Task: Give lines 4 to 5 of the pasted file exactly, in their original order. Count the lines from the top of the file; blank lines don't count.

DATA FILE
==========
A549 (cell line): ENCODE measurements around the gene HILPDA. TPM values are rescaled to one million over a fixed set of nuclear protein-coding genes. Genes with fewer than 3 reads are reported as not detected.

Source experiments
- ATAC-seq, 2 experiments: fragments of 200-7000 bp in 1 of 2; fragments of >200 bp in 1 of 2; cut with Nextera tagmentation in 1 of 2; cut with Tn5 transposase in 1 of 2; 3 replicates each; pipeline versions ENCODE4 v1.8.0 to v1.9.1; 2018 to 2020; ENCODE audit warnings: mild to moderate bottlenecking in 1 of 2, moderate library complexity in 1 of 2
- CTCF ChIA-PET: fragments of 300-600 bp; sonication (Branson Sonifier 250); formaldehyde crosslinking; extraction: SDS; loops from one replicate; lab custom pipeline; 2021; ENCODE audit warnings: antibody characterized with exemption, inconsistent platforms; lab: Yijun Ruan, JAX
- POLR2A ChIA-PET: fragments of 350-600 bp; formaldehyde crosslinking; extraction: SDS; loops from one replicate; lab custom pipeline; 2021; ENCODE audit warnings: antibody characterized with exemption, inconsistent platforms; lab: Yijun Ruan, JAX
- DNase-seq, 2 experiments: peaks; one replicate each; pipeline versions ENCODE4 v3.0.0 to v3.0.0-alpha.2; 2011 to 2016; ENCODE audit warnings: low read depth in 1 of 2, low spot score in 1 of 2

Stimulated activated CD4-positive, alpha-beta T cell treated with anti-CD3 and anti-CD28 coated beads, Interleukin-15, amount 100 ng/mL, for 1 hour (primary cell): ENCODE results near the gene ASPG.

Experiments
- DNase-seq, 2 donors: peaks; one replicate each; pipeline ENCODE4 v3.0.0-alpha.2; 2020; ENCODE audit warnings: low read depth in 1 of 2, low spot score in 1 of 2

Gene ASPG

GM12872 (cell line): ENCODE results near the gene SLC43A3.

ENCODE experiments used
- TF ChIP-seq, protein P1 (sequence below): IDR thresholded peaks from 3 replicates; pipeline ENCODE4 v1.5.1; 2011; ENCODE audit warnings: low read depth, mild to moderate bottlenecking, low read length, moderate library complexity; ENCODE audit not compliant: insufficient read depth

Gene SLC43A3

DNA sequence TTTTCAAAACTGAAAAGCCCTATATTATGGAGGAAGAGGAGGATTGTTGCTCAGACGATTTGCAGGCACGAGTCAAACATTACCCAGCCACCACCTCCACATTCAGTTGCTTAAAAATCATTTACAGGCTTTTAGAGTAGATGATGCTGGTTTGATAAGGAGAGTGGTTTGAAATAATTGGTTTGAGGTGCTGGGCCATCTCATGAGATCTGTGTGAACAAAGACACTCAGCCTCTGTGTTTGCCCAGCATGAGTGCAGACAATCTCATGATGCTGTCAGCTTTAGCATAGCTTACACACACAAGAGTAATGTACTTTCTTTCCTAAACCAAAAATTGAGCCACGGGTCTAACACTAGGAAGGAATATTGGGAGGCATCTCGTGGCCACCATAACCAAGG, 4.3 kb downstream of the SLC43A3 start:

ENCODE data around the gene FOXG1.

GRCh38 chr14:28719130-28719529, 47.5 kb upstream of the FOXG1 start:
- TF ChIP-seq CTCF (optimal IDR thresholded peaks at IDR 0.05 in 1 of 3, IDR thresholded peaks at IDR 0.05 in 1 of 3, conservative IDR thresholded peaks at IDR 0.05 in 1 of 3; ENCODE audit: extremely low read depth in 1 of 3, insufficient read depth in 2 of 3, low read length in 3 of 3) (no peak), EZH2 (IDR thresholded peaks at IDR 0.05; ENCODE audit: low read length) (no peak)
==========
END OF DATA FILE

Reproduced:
- CTCF ChIA-PET: fragments of 300-600 bp; sonication (Branson Sonifier 250); formaldehyde crosslinking; extraction: SDS; loops from one replicate; lab custom pipeline; 2021; ENCODE audit warnings: antibody characterized with exemption, inconsistent platforms; lab: Yijun Ruan, JAX
- POLR2A ChIA-PET: fragments of 350-600 bp; formaldehyde crosslinking; extraction: SDS; loops from one replicate; lab custom pipeline; 2021; ENCODE audit warnings: antibody characterized with exemption, inconsistent platforms; lab: Yijun Ruan, JAX